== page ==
The Penang Butterfly Farm is more than just a tourist attraction. It is set up as a 'live museum' to educate the public as well as a research centre to develop breeding methods. The Farm's founder David Goh explains the philosophy behind its operation
Butterflies are beautiful creatures of the wild. The visitor to the Penang Butterfly Farm, finding himself surrounded by a myriad of fluttering butterflies within a seemingly natural setting, is likely to think himself in a sort of enchanted wilderness, bejeweled with the colorful gems of creation.
The main attraction of the Butterfly Farm is undoubtedly the free flying papilions in the enormous enclosure. The visitor can inspect the butterflies at close quarters as they flit around their favorite nectar plants. The exhibition of selected insects and reptiles are also crowd drawers. The visitor, having traversed this complex of displays ends up in a souvenir shop selling butterfly-related paraphernalia.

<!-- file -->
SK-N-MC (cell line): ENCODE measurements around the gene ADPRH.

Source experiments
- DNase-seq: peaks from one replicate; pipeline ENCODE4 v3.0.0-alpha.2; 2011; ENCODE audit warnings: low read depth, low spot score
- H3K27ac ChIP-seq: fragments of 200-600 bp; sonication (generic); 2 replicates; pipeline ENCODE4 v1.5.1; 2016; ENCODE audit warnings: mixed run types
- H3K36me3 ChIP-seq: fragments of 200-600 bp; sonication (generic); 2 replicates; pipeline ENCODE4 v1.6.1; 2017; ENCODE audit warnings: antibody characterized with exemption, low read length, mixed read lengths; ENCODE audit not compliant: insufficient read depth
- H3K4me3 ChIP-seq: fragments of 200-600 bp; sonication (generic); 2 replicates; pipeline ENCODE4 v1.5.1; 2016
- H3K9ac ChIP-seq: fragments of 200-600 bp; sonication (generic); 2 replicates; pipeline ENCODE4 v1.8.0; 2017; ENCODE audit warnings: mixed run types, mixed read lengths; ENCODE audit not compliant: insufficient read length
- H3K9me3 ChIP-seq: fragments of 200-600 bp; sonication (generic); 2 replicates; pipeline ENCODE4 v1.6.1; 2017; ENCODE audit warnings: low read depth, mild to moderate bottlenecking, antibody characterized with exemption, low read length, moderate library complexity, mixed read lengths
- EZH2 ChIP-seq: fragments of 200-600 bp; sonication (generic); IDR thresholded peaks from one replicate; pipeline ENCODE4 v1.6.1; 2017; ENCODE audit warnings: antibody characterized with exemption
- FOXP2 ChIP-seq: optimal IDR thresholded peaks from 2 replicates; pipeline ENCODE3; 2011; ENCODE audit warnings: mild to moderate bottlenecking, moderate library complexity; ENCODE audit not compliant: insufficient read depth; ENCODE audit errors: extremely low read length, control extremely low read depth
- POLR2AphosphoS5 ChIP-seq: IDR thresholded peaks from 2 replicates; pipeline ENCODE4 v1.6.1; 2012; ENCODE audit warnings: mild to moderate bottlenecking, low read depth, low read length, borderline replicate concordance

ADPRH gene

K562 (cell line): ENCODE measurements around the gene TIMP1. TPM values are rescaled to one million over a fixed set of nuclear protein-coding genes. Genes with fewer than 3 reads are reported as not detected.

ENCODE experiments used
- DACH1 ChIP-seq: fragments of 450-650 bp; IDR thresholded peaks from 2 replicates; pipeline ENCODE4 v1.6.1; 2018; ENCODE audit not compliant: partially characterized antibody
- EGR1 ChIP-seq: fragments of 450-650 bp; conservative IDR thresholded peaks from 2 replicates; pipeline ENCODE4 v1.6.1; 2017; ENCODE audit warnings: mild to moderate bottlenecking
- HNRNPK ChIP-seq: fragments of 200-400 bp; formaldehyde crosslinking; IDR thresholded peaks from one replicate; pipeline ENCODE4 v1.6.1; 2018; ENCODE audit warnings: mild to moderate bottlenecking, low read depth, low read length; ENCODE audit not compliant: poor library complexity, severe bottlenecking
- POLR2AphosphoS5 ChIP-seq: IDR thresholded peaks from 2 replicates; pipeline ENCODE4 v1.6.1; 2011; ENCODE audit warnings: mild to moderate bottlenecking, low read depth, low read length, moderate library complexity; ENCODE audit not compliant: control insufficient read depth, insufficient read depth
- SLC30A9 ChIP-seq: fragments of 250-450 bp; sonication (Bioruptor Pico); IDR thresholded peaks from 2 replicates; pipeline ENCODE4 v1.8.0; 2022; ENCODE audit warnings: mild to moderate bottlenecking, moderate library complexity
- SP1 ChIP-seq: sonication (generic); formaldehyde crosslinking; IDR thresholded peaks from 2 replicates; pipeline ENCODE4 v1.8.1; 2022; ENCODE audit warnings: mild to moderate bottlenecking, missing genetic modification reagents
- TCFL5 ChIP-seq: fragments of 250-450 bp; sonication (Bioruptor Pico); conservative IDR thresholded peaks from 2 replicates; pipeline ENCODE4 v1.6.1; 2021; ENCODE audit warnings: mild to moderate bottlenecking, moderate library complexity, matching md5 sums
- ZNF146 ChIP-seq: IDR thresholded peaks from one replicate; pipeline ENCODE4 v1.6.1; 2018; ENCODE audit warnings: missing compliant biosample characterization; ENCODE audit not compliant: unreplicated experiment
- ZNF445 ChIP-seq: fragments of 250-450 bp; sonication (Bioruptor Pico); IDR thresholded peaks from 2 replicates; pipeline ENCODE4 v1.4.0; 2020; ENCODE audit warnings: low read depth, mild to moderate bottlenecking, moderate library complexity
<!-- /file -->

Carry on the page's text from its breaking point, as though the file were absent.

Today, the Penang Butterfly Farm is the first tropical butterfly farm ever set up in the tropical world, with an average flying population of 4000 Malaysian butterflies of 120 different species, including the rare Indian Leafl (Kallima paralekta) and the endangered Yellow Bird wing (Troides helena). Probably the most famous of Malaysian butterflies is the Rajah Brooke's Bird wing of the Papilionidae family. First discovered in Borneo in 1855 by A. R. Wallace, it was named after the first British Rajah of Sarawak.